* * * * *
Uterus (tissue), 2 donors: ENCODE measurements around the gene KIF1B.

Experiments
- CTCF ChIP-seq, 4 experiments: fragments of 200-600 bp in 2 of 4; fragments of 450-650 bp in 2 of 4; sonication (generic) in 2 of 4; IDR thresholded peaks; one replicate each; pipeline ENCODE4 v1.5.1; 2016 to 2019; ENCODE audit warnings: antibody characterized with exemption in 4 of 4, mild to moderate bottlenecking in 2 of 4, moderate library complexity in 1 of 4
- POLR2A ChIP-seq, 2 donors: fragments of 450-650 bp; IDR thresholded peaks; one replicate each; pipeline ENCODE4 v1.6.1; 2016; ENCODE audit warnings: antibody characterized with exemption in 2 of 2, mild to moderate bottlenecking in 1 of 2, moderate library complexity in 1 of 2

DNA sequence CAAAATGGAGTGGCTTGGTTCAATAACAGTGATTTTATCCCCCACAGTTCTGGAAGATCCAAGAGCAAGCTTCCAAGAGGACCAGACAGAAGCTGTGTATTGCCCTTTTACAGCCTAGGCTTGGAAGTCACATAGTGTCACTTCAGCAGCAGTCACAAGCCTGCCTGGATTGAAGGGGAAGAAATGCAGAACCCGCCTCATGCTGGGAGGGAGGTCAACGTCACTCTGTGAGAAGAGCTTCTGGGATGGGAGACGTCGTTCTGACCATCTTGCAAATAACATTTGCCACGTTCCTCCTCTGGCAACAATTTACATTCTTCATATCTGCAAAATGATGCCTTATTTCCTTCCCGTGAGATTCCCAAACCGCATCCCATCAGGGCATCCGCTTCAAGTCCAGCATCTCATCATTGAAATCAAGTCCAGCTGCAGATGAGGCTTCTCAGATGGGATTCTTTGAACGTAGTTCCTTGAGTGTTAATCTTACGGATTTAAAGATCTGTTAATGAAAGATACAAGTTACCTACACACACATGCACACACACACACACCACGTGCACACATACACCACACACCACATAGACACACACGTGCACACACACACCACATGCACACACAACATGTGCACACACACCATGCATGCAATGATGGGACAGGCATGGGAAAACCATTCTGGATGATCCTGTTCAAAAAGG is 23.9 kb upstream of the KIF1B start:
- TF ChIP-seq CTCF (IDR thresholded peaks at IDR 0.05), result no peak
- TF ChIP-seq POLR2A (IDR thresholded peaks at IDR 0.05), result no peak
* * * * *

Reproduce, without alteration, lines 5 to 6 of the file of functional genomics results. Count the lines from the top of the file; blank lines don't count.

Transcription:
DNA sequence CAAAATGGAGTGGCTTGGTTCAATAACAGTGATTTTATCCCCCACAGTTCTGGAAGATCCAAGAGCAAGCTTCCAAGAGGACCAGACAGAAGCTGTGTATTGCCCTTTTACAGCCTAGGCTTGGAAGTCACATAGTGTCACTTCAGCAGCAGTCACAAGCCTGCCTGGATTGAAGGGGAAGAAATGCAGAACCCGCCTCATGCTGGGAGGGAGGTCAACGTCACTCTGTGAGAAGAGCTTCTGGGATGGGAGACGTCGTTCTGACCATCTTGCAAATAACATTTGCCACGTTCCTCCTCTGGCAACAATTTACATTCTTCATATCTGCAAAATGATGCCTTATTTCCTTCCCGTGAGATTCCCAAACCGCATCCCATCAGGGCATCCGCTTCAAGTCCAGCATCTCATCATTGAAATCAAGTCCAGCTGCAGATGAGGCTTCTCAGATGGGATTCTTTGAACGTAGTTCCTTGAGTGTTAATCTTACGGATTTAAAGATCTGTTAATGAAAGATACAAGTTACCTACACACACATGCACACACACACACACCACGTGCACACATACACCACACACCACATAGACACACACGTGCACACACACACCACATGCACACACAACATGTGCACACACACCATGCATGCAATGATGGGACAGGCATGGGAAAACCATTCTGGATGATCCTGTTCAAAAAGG is 23.9 kb upstream of the KIF1B start:
- TF ChIP-seq CTCF (IDR thresholded peaks at IDR 0.05), result no peak